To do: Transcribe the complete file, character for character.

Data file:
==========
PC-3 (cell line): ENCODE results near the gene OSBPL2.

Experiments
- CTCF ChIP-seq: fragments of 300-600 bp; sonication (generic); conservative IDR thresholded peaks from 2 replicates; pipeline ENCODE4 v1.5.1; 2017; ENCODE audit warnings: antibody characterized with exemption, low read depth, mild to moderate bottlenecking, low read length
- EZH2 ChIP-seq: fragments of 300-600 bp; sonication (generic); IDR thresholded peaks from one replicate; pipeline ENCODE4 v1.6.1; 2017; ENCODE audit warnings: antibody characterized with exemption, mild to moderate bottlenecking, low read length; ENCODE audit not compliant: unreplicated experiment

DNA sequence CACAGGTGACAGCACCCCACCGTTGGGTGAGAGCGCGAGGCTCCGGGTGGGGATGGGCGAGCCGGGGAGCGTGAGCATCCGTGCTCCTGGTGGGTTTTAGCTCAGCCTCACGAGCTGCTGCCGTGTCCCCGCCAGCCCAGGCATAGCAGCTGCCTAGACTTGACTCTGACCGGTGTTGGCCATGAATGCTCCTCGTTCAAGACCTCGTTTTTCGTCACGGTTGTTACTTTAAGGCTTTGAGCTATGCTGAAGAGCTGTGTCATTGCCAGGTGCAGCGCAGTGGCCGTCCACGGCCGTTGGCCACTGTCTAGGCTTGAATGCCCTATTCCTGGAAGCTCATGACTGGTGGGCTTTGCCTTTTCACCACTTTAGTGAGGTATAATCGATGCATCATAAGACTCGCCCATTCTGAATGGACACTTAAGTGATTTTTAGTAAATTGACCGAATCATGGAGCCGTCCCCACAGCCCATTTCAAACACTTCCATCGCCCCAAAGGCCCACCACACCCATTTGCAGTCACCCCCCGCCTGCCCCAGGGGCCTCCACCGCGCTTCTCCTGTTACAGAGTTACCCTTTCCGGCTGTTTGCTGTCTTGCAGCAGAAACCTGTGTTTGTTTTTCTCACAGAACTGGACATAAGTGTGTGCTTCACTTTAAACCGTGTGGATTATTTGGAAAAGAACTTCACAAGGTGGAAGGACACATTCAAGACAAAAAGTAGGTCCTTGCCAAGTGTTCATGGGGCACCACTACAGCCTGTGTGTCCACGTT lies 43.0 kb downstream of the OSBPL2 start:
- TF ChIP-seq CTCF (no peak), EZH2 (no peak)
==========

PC-3 (cell line): ENCODE results near the gene OSBPL2.

Experiments
- CTCF ChIP-seq: fragments of 300-600 bp; sonication (generic); conservative IDR thresholded peaks from 2 replicates; pipeline ENCODE4 v1.5.1; 2017; ENCODE audit warnings: antibody characterized with exemption, low read depth, mild to moderate bottlenecking, low read length
- EZH2 ChIP-seq: fragments of 300-600 bp; sonication (generic); IDR thresholded peaks from one replicate; pipeline ENCODE4 v1.6.1; 2017; ENCODE audit warnings: antibody characterized with exemption, mild to moderate bottlenecking, low read length; ENCODE audit not compliant: unreplicated experiment

DNA sequence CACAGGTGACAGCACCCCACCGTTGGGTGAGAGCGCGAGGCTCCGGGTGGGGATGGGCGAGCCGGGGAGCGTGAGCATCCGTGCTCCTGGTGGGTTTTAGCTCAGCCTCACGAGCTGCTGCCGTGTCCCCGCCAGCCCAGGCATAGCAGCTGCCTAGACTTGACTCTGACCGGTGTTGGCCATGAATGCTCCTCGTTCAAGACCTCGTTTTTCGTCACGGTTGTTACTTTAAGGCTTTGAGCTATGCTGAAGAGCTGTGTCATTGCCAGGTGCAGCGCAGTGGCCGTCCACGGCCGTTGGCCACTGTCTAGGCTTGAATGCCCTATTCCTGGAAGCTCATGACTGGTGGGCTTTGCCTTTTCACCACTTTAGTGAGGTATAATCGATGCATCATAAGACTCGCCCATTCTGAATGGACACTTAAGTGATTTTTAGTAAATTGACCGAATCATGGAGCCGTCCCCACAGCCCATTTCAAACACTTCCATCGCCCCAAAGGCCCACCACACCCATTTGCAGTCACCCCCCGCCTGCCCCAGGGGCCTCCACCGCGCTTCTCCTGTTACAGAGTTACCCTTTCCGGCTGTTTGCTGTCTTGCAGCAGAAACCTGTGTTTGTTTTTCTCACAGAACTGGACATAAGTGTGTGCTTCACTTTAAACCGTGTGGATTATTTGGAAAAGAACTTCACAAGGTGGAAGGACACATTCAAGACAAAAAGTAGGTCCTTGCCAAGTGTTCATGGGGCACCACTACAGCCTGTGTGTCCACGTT lies 43.0 kb downstream of the OSBPL2 start:
- TF ChIP-seq CTCF (no peak), EZH2 (no peak)